Adirondack Almanack provides this weekly Hunting and Fishing Report each Thursday afternoon, year round. The Almanack also provides weekly backcountry recreation conditions reports for those headed into the woods or onto the waters.
Listen for the weekly Adirondack Outdoor Recreation Report Friday mornings on WNBZ (AM 920 & 1240, FM 105 & 102.1), WSLP (93.3) and the stations of North Country Public Radio.
SPECIAL NOTICES FOR THIS WEEKEND
** indicates new or revised items.
** WINTER CONDITIONS
Winter conditions exist throughout the Adirondacks. Snow, ice, and cold temperatures can be expected. Night time and morning temperatures are below freezing at all elevations. Be prepared by wearing appropriate footwear and outerwear including a hat and gloves or mittens. Dress in layers of wool and/or fleece (Not Cotton!) clothing. Drink plenty of water as dehydration can lead to hypothermia and eat plenty of food to maintain energy levels and warmth.
** SNOW DEPTH REPORT
One to several inches of snow cover can be expected this weekend, especially in Western and Northern parts of the Adirondacks and in areas above 3,000 feet.
** WET AND MUDDY TRAILS
Mud and/or puddles may be found on trails in some locations, particularly in lower elevations, along waterways and wetlands and in low lying areas where day time temperatures reach above freezing particularly along waterways and wetlands and in low lying areas. Wear appropriate footwear and to stay on the trail – hike through muddy areas and puddles to avoid widening the trails or creating “herd paths”.
** ICE ON WATER
Ice has begun forming on water bodies, especially in smaller ponds, higher elevation waters, bays and backwaters. At this time no ice is safe. Ice that holds snow may not hold the weight of a person.
** WATERS RUNNING AT OR JUST ABOVE NORMAL
The region’s rivers and streams are running at or just above normal for this time of year. Consult the latest streamgage data if you our venturing onto the region’s waters.
** SNOWMOBILE TRAILS REMAIN CLOSED
The region’s snowmobile trails remain closed, and it will be some time before sledders can hit the trails. Each individual club has the final authority as to whether to open their trails or not and snowmobilers should show restraint in areas with insufficient snow cover to avoid damaging the trails. Also, a reminder to respect the landowners who have given permission for trails to cross their land. Check with local clubs before venturing out. A map of New York State Snowmobile Association Member Clubs by county, complete with contact information, may be found here.
BACKCOUNTRY ROAD CLOSURES
The Haskell-West River Road along the West Canada Creek from Route 8 into the Black River Wild Forest is closed with no current timetable for reopening (though it is likely to reopen next year). A few roads in the Hudson River Recreation area are open but have significant washouts and should only be accessed by 4-wheel drive and other high clearance vehicles, these include: River Road; Buttermilk Road north of the Town line; and Gay Pond Road before Campsite #13. The following roads or sections of roads remain closed to motor vehicles due to damage caused by Hurrican Irene, they are passable on foot: Buttermilk Road Extension north of the Gay Pond Road; Gay Pond Road past Campsite #13; and the access road to Darlings Ford Waterway Access Site. In the Moose River Plains all roads designated for public motor vehicle use are open and in good shape. The public should use caution as the road is also being used by log trucks to haul forest products from League Club property. The Otter Brook – Indian Lake Road is open to Squaw Lake which is the permanent termination point for motor vehicle usage in accordance with the approved Moose River Plains Complex Unit Management Plan. A temporary barrier has been placed just past the Squaw Lake Trailhead, a gate will be installed in the future. DEC Region 5 has updated the Moose River Plains Wild Forest map.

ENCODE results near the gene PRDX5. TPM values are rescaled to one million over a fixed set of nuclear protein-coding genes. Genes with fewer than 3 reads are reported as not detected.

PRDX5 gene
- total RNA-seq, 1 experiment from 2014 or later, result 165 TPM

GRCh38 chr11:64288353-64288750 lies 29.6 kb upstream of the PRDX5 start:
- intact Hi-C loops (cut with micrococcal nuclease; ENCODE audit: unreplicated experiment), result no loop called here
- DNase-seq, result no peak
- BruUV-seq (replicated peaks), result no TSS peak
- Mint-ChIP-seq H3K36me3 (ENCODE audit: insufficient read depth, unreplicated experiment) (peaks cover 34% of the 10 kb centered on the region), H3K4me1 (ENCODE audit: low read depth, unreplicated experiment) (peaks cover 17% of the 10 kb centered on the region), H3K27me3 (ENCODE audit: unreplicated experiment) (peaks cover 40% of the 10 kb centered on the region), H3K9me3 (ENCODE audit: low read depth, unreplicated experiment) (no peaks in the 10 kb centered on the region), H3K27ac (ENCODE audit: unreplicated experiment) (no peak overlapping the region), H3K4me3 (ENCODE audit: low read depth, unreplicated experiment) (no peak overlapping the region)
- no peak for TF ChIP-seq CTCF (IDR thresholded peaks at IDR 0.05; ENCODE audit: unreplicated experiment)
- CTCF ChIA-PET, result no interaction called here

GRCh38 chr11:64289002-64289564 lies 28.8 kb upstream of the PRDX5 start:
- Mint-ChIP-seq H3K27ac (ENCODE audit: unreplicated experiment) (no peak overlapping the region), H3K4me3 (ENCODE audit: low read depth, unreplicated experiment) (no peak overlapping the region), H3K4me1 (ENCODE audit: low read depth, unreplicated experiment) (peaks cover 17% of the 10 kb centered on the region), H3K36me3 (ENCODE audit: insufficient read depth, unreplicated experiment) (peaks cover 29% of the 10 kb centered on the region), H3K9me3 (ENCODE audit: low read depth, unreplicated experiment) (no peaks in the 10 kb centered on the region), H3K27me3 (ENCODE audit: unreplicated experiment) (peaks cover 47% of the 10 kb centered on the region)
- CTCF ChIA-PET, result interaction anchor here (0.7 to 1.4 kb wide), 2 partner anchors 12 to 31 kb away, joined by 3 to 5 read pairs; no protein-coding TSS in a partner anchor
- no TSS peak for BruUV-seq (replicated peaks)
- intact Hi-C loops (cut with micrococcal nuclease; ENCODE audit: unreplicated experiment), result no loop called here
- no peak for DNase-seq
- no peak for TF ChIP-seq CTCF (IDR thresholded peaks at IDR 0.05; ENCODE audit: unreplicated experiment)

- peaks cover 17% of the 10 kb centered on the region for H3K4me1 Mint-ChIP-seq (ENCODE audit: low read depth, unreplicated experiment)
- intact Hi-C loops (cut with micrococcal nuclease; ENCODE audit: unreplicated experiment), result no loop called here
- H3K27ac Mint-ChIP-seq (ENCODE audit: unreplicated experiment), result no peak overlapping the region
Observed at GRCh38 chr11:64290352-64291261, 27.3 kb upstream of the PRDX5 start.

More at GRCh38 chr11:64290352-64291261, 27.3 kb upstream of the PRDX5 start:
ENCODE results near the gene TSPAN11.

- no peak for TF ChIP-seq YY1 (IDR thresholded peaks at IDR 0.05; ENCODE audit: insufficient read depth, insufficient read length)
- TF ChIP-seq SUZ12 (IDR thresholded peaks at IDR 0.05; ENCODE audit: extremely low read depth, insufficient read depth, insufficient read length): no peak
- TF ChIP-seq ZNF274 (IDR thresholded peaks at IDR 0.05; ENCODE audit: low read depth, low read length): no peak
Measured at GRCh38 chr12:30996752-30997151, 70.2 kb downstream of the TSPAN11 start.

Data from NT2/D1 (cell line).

MOTORIST ALERT: WHITETAIL DEER
The peak period for deer-vehicle collisions is October through December, with the highest incidences occurring in November. This corresponds with the peak of the annual deer breeding cycle when deer are more active and less cautious in their movements. Approximately 65,000 deer-vehicle collisions occur throughout NYS each year and two-thirds of the annual collisions occur during this three month period. Most of the collisions occur between 6:30 a.m. to 7:30 a.m. and 4:30 p.m. to 6:30 p.m. Motorists are advised that the best way to avoid a collision with a deer is to reduce speed and be alert for their presence on or near the highway.
MOTORIST ALERT: MOOSE
There are upwards of 800 Moose in the Adirondack region, up from 500 in 2007. Motorists should be alert for moose on the roadways at this time of year especially at dawn and dusk, which are times of poor visibility when Moose are most active. Much larger than deer, moose-car collisions can be very dangerous. Last year ten accidents involving moose were reported. DEC is working to identify areas where moose are present and post warning signs.
** KNOW THE LATEST WEATHER
Check the weather before entering the woods or heading onto the waters and be aware of weather conditions at all times. The National Weather Service (NWS) at Burlington and Albany cover the Adirondack region.
** Fire Danger: LOW
FIREWOOD BAN IN EFFECT
Due to the possibility of spreading invasive species that could devastate northern New York forests (such as Emerald Ash Borer, Hemlock Wooly Adeljid and Asian Longhorn Beetle), DEC prohibits moving untreated firewood more than 50 miles from its source. Forest Rangers have been ticketing violators of the firewood ban. More details and frequently asked questions at the DEC website.